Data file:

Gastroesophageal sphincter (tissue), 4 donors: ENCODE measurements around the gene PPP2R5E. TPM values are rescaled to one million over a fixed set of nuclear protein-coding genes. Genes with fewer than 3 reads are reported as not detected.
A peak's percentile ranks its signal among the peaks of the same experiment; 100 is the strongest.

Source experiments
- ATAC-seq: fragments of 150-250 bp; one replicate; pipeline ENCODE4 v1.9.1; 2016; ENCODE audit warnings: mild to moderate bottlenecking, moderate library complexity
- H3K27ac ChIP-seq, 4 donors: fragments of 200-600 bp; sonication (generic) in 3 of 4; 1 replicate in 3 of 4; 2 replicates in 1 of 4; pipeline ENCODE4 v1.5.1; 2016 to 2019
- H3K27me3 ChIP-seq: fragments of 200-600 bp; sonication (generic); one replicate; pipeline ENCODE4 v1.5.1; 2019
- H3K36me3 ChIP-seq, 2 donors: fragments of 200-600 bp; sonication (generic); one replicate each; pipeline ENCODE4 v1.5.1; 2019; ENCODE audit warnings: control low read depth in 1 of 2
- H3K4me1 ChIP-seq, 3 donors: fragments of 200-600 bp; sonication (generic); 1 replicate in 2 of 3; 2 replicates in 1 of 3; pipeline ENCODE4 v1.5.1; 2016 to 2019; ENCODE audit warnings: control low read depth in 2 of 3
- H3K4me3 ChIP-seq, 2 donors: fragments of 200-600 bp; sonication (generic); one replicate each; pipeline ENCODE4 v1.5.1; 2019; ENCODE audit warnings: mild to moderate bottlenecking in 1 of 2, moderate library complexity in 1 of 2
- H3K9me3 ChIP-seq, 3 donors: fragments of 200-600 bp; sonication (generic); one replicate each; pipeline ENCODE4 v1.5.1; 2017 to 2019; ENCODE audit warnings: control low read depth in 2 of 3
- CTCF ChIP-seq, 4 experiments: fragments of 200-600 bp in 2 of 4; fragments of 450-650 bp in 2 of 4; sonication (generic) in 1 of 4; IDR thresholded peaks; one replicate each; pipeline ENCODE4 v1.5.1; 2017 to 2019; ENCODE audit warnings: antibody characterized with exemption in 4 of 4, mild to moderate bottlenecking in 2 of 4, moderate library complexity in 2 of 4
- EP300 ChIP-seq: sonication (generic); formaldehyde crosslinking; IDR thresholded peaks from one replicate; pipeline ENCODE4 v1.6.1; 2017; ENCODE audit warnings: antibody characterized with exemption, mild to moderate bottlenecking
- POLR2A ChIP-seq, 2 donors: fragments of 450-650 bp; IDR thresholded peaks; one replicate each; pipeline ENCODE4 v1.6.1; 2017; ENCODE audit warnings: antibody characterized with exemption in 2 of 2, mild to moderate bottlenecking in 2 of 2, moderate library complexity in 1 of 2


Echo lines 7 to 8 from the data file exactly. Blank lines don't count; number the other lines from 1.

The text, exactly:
- H3K36me3 ChIP-seq, 2 donors: fragments of 200-600 bp; sonication (generic); one replicate each; pipeline ENCODE4 v1.5.1; 2019; ENCODE audit warnings: control low read depth in 1 of 2
- H3K4me1 ChIP-seq, 3 donors: fragments of 200-600 bp; sonication (generic); 1 replicate in 2 of 3; 2 replicates in 1 of 3; pipeline ENCODE4 v1.5.1; 2016 to 2019; ENCODE audit warnings: control low read depth in 2 of 3